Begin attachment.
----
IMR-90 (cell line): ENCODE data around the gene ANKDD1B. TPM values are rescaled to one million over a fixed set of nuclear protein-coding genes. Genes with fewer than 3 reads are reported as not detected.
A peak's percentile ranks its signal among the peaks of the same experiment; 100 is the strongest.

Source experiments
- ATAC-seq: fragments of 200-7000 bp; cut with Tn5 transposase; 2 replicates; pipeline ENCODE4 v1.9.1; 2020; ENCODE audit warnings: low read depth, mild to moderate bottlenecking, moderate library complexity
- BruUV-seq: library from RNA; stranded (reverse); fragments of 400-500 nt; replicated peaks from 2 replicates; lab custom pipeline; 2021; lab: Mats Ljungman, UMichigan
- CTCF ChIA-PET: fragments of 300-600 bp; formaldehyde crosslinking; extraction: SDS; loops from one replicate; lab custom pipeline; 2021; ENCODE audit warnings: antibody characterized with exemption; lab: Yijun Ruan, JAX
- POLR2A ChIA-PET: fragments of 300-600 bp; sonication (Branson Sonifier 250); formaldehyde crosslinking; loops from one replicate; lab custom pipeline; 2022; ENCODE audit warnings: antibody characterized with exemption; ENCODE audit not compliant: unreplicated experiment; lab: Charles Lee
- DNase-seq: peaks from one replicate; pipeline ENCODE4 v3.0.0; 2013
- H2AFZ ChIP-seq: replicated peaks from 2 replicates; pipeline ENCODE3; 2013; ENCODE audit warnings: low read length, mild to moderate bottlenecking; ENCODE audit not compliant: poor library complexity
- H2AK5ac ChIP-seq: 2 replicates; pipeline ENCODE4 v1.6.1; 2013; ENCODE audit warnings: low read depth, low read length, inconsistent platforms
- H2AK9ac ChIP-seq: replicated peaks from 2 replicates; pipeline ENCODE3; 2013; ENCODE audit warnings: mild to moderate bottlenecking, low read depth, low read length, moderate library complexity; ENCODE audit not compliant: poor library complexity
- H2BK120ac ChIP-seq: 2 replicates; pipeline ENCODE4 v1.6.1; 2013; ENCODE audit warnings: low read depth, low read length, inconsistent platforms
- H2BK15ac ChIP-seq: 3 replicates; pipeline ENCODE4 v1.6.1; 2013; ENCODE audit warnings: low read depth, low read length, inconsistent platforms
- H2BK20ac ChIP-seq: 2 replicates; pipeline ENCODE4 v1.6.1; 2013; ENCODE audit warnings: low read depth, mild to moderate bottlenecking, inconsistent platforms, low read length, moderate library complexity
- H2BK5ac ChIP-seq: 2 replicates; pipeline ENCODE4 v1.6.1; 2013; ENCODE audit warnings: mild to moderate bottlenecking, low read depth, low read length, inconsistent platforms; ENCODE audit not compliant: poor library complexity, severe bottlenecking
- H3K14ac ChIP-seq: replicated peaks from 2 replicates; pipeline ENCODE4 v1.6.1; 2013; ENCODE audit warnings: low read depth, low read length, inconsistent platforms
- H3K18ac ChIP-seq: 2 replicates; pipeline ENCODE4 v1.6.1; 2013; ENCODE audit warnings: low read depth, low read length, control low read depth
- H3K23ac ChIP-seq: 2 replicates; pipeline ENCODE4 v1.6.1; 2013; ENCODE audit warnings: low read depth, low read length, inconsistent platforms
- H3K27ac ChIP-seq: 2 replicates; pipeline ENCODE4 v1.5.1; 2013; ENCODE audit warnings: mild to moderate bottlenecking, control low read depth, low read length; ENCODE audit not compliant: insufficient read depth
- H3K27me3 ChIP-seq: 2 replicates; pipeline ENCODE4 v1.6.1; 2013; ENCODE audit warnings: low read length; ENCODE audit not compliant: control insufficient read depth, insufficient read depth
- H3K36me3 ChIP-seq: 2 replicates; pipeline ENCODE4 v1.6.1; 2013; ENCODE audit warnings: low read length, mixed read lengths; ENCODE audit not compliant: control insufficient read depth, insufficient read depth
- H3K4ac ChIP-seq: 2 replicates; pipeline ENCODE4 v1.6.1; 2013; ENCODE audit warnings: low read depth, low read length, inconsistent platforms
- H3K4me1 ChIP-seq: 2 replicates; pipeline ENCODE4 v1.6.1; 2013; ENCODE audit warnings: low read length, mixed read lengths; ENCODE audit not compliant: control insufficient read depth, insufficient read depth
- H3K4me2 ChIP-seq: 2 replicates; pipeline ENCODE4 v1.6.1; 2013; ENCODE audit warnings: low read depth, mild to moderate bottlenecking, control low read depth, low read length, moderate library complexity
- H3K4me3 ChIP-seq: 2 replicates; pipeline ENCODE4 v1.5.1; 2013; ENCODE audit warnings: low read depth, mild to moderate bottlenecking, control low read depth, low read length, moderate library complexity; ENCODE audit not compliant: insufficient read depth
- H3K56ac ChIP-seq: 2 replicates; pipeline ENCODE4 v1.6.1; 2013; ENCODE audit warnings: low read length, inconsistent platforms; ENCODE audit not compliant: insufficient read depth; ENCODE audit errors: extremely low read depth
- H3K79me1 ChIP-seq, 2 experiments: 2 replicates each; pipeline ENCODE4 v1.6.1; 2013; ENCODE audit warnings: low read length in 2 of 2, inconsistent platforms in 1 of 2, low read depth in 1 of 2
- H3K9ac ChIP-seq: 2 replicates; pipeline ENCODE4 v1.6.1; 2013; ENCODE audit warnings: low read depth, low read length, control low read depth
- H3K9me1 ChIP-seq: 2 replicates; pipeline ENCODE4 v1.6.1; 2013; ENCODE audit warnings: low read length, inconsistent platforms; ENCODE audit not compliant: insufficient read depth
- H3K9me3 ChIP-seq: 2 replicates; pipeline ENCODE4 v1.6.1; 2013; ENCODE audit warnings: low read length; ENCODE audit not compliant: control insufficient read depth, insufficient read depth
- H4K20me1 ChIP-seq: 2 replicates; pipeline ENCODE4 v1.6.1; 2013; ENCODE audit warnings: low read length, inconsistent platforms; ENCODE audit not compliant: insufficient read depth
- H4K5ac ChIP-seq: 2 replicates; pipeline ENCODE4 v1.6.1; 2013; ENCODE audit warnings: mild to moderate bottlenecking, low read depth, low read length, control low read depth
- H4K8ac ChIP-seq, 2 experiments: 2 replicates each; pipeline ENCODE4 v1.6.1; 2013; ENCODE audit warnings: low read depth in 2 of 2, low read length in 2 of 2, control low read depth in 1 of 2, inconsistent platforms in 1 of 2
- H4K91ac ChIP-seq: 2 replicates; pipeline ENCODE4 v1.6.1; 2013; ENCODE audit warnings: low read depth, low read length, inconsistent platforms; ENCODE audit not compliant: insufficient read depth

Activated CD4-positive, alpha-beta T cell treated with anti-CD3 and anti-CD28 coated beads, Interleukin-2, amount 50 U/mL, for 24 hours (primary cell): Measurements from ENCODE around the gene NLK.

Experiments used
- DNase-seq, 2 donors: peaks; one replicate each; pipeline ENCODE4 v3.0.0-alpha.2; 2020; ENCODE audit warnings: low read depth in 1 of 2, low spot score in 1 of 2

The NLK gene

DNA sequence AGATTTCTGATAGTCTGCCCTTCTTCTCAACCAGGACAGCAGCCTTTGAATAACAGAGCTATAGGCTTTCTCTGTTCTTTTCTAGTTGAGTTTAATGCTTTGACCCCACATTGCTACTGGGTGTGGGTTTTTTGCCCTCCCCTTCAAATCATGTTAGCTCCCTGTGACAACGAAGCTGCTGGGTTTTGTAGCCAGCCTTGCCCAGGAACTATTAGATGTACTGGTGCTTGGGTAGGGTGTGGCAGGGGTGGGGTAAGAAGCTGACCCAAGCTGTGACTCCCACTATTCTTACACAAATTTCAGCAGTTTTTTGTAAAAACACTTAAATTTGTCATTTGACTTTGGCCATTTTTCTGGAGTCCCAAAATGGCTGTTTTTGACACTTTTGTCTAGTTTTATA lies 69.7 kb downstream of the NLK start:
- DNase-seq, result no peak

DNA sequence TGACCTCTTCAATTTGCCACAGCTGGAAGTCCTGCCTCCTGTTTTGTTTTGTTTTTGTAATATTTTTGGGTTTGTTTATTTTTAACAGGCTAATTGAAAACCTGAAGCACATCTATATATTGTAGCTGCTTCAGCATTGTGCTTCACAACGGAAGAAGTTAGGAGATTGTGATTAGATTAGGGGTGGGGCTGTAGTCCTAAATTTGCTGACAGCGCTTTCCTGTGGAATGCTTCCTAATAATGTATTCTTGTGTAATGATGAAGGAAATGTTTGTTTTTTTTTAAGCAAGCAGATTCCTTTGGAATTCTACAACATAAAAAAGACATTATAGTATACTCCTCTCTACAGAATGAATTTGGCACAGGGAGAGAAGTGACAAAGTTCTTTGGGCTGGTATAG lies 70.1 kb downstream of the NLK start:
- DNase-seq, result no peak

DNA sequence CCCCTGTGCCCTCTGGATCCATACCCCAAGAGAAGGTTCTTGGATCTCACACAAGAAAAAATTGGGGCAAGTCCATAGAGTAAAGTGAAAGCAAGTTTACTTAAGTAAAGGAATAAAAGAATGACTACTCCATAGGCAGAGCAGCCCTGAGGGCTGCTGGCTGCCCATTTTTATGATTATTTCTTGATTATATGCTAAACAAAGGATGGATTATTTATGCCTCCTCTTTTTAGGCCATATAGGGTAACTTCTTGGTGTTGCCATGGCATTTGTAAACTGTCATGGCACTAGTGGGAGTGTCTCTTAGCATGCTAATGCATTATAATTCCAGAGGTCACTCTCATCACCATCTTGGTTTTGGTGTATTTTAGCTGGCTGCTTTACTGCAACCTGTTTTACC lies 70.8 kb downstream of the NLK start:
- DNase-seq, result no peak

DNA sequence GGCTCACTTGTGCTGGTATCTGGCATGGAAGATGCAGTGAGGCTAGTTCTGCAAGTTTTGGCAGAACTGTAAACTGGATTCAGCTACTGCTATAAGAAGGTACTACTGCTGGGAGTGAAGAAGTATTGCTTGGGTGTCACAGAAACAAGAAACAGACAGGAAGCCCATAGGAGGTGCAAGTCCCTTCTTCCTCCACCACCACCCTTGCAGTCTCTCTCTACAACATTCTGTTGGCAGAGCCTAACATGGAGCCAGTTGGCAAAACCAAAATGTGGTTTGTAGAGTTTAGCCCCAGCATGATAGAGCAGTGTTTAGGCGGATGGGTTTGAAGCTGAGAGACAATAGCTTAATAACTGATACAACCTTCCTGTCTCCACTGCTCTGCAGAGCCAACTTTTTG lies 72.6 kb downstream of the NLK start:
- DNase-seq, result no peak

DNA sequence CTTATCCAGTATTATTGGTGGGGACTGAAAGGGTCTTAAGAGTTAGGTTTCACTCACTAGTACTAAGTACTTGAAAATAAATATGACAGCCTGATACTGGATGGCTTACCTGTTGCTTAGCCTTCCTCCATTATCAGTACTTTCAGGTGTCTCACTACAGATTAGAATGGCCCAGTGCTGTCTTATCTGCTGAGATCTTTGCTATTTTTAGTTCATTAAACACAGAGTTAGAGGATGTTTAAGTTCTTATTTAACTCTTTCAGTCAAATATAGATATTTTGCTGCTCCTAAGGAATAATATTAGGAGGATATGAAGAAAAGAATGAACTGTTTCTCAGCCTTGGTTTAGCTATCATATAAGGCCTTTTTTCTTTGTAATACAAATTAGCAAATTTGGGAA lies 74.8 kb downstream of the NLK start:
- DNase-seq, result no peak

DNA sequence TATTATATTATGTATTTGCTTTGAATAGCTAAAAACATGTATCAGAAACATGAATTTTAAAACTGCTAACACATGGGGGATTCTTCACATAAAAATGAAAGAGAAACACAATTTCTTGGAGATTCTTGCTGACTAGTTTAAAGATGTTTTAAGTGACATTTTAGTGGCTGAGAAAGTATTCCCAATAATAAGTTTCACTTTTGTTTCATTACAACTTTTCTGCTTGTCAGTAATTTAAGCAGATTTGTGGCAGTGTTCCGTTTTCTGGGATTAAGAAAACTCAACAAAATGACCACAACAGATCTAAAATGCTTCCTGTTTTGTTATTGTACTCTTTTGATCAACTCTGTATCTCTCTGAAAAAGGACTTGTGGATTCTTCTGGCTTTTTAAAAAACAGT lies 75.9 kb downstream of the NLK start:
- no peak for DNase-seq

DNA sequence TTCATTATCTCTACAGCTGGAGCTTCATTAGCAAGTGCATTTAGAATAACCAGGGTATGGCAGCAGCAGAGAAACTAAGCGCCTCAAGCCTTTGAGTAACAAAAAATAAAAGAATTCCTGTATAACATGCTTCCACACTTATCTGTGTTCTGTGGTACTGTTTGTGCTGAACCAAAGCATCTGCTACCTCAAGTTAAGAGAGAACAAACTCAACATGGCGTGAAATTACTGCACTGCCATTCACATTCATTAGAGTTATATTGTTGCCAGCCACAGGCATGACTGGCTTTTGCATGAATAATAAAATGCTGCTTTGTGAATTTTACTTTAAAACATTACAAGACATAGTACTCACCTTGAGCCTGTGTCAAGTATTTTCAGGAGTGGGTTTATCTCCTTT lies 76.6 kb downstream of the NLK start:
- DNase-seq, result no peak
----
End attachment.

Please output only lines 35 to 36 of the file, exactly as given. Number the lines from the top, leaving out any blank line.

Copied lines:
Activated CD4-positive, alpha-beta T cell treated with anti-CD3 and anti-CD28 coated beads, Interleukin-2, amount 50 U/mL, for 24 hours (primary cell): Measurements from ENCODE around the gene NLK.

Experiments used